Informal gaming: a missed alternative for promoting businesses

Not long ago, you may have noticed that the people around you got taped to their phones on their way to work, and many of them were playing "casual games". A lockdown and subsequent changes due to the pandemic means more people are working from home or looking for work from home. Game time for the regular shuttle service hasn't stopped, just changed location and the number of players has increased. This is a great opportunity that advertising agencies need to seize right now as these habits are likely to persist.

Hyper-casual gaming has increased during the pandemic, and although the number of gamers on consoles and dedicated handheld devices has also increased, people are also turning to their familiar mobile devices for distraction and fun.

According to a study by AppAnnie in August, the casual game category grew 45% in the first half of the year. This means that while some gamers have a nice console with huge games to explore, the convenience and breadth of options on mobile phones still attract consumers. If you reverse this vision, casual games can turn non-gamers into gamers because of the low barrier to entry. According to the report, spending on mobile games will guide desktop and console gaming. So the question remains: Why isn't adland with all of these players and meet them where they are increasingly?


While players appreciate the exchange of values ​​from ads, IGA (in-game advertising) is terrible in hyper-casual and mobile games. It's ugly, cheap-looking, time-consuming content that makes players hardly look like a timer is either counting down on a transaction – watching a game to earn an extra life – or in some cases stepping on water before they get to the game they started up to play.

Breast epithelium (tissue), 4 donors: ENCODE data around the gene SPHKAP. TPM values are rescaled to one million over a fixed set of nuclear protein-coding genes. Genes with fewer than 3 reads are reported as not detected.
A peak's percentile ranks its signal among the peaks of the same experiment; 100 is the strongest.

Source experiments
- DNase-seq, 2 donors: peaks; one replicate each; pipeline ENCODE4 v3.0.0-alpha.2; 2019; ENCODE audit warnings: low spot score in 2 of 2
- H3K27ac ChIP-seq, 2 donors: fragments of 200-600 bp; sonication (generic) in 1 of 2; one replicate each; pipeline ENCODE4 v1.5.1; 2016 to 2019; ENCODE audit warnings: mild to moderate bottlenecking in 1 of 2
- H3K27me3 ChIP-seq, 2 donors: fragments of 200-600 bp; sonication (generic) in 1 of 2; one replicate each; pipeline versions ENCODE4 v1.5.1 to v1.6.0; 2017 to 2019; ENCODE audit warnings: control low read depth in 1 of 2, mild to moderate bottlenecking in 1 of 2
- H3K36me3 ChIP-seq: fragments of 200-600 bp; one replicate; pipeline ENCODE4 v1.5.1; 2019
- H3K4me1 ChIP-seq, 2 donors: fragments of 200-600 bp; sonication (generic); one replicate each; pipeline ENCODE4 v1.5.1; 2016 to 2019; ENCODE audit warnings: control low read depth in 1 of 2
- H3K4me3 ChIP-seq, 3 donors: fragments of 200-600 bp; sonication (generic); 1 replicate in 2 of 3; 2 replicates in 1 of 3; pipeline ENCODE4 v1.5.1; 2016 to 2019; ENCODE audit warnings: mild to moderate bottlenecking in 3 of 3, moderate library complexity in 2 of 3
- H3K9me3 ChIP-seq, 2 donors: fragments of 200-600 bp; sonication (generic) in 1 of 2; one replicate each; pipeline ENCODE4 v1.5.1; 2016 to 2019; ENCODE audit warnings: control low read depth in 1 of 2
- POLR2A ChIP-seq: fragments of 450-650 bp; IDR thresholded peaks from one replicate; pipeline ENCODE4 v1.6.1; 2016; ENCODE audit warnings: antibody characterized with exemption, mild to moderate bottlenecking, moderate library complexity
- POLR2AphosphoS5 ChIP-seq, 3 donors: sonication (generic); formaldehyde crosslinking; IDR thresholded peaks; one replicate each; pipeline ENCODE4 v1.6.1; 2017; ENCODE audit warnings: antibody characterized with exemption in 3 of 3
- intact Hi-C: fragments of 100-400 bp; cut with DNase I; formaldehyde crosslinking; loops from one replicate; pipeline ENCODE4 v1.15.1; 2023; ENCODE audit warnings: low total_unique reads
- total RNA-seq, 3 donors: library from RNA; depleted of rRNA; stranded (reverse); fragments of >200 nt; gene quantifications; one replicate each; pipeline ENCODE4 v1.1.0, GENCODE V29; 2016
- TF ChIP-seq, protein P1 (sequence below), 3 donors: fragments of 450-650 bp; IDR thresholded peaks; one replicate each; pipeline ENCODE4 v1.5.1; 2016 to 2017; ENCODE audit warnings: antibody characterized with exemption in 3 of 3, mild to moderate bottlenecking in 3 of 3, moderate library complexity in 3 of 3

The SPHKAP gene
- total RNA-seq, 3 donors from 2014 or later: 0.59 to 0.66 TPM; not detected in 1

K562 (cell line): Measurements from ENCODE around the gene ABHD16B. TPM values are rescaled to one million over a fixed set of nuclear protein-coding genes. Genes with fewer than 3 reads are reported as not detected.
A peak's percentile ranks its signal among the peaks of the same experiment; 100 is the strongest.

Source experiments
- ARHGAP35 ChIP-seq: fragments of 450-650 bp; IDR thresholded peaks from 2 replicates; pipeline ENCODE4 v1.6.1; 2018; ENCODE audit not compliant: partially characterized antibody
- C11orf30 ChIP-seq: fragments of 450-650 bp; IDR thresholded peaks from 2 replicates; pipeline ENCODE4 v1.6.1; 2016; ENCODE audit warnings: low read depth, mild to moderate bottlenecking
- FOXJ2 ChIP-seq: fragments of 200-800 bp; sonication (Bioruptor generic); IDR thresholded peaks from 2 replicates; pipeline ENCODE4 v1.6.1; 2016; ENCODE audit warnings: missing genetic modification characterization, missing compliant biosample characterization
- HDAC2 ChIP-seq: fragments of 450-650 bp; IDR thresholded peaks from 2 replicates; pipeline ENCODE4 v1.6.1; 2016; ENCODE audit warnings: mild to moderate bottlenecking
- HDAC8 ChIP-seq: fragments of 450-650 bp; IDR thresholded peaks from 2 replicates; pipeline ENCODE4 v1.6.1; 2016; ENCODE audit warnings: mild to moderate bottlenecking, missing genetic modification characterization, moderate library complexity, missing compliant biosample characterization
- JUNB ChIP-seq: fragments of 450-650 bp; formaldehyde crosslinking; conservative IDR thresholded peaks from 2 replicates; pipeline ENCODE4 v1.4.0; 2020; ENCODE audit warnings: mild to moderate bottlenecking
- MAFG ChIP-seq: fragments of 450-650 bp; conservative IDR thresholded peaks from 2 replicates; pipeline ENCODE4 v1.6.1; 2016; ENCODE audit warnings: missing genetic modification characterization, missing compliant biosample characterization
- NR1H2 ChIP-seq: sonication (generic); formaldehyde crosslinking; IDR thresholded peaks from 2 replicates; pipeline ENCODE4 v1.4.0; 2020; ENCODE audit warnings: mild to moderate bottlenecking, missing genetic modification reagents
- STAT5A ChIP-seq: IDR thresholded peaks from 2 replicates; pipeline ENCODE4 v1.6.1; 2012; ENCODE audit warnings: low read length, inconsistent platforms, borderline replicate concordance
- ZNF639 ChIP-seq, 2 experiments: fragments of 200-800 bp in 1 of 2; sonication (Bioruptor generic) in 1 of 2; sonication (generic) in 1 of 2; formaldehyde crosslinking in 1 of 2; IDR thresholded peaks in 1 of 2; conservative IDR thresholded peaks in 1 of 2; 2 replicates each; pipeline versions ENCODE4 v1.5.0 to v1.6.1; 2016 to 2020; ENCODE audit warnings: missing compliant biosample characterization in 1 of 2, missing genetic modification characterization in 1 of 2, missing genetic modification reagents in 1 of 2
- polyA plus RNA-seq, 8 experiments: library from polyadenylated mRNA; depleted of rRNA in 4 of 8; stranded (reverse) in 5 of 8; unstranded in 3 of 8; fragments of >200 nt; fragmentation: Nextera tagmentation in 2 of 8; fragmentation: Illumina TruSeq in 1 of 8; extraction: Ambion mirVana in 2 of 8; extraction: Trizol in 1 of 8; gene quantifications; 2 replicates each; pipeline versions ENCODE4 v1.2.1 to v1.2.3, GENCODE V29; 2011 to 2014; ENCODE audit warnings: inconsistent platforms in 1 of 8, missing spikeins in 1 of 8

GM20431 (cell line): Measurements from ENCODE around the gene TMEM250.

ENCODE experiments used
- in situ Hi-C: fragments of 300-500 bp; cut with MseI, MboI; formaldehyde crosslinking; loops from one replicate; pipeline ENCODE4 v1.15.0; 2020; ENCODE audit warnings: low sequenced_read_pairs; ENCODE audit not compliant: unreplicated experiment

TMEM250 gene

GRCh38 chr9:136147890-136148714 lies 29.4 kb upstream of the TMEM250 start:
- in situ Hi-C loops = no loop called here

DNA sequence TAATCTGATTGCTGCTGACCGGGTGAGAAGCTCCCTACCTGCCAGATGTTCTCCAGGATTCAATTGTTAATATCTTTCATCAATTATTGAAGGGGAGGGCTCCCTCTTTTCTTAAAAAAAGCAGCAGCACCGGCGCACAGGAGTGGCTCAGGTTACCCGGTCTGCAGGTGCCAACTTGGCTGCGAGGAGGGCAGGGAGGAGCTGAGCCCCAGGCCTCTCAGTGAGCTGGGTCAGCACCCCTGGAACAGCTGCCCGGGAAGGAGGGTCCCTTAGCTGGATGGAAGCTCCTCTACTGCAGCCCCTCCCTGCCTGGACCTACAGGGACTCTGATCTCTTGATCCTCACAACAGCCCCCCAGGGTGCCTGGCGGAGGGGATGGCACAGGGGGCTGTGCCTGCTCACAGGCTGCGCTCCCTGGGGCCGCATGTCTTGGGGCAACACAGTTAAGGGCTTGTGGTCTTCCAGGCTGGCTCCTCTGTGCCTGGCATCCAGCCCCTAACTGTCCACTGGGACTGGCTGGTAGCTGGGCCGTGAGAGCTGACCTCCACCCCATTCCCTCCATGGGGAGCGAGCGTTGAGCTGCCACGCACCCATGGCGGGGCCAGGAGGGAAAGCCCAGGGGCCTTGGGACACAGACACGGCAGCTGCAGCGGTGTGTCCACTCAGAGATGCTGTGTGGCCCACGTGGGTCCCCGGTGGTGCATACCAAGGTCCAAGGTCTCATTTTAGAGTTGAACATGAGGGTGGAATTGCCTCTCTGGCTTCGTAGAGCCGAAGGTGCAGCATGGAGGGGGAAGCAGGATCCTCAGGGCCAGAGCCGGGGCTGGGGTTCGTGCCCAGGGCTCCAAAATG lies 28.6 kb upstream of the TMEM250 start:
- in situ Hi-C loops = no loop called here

In a whitepaper on ad formats in mobile games (commissioned by Facebook) earlier this year, 79% of developers said rewarded video ads are the most successful format. Display, video, carousel, and playable ads also have their place, but the interruptions, while not intrusive, last around 30 seconds. These parameters don't explain why the ads are still boring, ugly and just a break for the players.

We work at a time when UX is key and the experience of seeing an ad on your phone in the middle of a game that lasts 30 seconds when you only have five minutes to play is a terrible experience. We are a creative industry so we need to work to make this a better experience and get more brands into the area. Millions of players around the world download and open these games. So in this area we should find better ways to get in touch with these players.

We are a creative industry so we need to work to make this a better experience and get more brands into the area

Investments have of course already been made in the larger gaming sectors. The big console games see experimentation with TV ads in-game, and many brands have popped up in runaway hit games like Animal Crossing or New Horizons. These games are designed to make tokens and items appear as part of the game, as a feature, rather than an interruption. Casual games seem to be more difficult to crack, but as console games show, engaging with the game's existing theme is a step in the right direction without disrupting the experience.